Bye, Bye John
It’s with great sadness that we say goodbye to Coventry musician John Gilroy, known to his friends as ‘Grumpy’.
John was a real character with an amazingly dry sense of humour – an outstanding blues guitarist and all-round top bloke. This article includes extracts from an interview I did with John a few years ago…
Guitarist John Gilroy was working at Rolls Royce Parkside when he was approached one day in 1963 and asked if he could play bass guitar.
With the answer being yes, it wasn’t long before he was on a Coventry Carnival float playing in his new band The Pines alongside band members Malcolm O’Sullivan (vocals), Allan Waites (guitar), and a drummer who left soon after to pursue his new job of shooting snakes that fell on the deck of the Queen Mary as they sailed up the Amazon!
The guys soon recruited new drummer Barry Eaton and, when John switched to lead guitar, new bassman Terry Twigger was hired.
“We practised every night for three months”, said John, “before unleashing ourselves on the general public. A demo disc was made at Hollocks & Taylors in Birmingham, which was touted around and Friars Promotions, who held the monopoly at that time on local gigs, signed us up.
“Our first gig was at the Wine Lodge in Coventry, we supported The Avengers. I asked somebody what the difference was between the two bands? I was told that the Avengers were louder, but apart from that there was no difference really. That was the answer I wanted to hear, and bearing in mind the Avengers were a really tight driving band, it was obvious all our practise sessions were paying off.”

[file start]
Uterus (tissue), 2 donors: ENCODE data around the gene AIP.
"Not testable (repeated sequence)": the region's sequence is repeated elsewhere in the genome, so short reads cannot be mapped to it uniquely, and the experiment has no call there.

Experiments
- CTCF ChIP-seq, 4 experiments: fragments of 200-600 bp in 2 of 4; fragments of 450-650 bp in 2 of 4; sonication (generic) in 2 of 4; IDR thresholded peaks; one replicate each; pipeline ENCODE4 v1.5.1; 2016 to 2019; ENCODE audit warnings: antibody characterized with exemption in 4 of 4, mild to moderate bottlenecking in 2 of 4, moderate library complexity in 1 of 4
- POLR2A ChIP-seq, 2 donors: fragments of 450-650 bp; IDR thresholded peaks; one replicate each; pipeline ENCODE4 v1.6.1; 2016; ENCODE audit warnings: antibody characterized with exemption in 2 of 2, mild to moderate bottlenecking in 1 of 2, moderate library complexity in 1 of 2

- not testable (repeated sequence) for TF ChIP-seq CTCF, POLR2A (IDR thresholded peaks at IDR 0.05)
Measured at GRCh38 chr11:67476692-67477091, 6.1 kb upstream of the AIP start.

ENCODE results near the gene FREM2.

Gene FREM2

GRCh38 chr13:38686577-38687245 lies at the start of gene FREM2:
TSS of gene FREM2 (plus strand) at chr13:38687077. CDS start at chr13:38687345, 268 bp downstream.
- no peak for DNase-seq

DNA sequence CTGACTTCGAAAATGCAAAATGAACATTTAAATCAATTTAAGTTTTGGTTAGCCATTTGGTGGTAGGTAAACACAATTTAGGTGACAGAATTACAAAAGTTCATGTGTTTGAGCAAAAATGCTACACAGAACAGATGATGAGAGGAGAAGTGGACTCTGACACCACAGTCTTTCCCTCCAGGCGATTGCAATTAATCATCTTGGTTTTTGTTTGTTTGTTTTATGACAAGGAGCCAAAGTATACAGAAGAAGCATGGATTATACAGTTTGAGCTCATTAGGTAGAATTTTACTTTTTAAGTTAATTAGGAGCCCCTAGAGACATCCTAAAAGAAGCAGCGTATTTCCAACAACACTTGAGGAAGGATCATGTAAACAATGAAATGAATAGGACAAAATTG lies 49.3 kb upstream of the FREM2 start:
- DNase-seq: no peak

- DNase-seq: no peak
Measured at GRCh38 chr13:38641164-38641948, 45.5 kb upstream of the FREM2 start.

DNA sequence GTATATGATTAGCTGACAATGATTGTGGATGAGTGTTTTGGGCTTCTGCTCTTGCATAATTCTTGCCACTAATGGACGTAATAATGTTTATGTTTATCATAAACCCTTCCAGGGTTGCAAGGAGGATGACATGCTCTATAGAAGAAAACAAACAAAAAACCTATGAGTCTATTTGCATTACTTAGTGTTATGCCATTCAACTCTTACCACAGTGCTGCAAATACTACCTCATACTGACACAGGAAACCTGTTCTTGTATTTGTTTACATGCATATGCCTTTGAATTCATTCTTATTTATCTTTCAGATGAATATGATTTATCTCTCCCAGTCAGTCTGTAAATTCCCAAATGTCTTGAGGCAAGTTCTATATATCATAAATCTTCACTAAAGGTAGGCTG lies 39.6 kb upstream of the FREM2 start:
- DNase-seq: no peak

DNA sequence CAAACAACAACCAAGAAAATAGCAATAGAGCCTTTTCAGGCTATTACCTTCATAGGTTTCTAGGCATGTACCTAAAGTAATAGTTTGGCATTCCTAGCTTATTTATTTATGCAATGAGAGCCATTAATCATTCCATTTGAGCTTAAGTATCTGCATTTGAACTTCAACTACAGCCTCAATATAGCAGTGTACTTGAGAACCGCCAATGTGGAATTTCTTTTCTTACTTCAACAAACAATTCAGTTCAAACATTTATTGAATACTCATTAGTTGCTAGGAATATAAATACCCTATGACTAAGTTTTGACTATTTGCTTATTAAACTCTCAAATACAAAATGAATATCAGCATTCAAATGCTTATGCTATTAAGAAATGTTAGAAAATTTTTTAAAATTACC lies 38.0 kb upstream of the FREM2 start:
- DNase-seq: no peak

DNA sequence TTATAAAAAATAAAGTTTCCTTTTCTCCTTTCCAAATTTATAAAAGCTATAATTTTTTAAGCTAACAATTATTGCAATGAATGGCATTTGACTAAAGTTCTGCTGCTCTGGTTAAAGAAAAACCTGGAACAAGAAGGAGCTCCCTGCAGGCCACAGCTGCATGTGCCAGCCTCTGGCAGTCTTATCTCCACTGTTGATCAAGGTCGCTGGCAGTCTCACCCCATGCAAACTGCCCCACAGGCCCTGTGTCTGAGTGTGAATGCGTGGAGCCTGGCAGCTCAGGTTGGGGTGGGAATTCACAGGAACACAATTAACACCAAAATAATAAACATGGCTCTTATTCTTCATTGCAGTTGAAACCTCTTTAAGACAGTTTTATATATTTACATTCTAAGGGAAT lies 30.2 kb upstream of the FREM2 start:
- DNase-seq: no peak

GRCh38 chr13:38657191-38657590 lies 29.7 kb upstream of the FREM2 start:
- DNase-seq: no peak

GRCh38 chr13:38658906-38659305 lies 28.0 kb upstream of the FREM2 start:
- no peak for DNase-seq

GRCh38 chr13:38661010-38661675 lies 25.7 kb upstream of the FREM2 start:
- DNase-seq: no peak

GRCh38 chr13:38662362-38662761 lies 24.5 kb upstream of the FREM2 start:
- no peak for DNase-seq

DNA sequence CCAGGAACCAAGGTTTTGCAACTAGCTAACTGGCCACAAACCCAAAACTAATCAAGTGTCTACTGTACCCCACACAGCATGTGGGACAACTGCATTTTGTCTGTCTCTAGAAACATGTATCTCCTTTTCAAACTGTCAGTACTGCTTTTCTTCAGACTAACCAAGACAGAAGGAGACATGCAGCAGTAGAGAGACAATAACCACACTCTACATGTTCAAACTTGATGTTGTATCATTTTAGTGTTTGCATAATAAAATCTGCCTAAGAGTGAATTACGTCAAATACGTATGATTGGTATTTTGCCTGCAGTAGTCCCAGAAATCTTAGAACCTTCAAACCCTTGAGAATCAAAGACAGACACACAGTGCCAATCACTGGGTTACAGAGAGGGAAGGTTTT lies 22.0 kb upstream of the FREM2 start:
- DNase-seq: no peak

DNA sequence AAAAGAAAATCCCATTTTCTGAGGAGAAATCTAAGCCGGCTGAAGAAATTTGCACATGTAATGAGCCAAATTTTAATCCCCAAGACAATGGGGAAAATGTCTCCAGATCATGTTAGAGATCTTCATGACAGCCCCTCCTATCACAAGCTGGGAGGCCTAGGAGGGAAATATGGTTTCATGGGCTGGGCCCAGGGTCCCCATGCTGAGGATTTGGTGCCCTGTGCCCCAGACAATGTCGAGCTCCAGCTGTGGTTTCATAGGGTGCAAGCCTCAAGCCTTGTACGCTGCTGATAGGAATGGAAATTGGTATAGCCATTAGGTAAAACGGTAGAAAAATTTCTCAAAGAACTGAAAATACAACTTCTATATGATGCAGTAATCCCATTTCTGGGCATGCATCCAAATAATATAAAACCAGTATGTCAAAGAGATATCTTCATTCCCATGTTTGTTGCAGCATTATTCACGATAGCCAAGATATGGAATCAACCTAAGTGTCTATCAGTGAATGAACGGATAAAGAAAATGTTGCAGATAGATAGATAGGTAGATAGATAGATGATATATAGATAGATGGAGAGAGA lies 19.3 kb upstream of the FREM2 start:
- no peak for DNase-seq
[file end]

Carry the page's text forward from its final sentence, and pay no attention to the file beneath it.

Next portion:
It was at a private party however that things would get interesting for the band. Present at the party were two guys from the 60’s band The Ivy League. They liked what they heard and John and the boys were invited down to Southern Music in London.
As a publicity stunt, it was arranged for the Little Darlings to plug into a barbers shop in Denmark Street (Tin Pan Alley). “When we opened up”, reveals John, ”The traffic stopped, a crowd gathered and Charing Cross Road was fouled up. The Met appeared and said OK you got what you wanted, now cease!
“We eventually got into the studio and recorded our first 45, ‘Little Bit O’soul’ (and ‘Easy To Cry’ on the B-Side). We visited the influential TV pop-show Ready Steady Go, and got our record played, which went down well.”
The single (released on the Fontana Record label) was written by Ivy League members John Carter and Ken Lewis. The Disc music paper said of it….”The Little Darlings’ noise sounds just great”. Despite the great buzz that surrounded the single, it failed to make a dent on the charts for the Little Darlings (though the song would later take on a life of its own, but the song was later recorded by the American band from Ohio -The Music Explosion and made number two in the US charts in 1967).
The band continued playing places like The Matrix, alongside names such as Dave Berry and The Cruisers, The Kinks (John recalls quaffing a few barcardi and cokes with Ray and Dave Davies at the Phoenix).
They topped the bill themselves at The Matrix on January 8, 1965. By the mid 60s, some of the band became The Sensations, but John went his separate way, as did vocalist Malc O’Sullivan.
A few years ago, I had the pleasure to attend John Gilroy’s 60th birthday party. John got up on stage and along with some other fine musicians played a blinder.
It may be some 40 years on, but he was and will always remain a Little Darling
* Search Pete Chambers’ Time Drive Channel on You Tube for more local music content and interviews.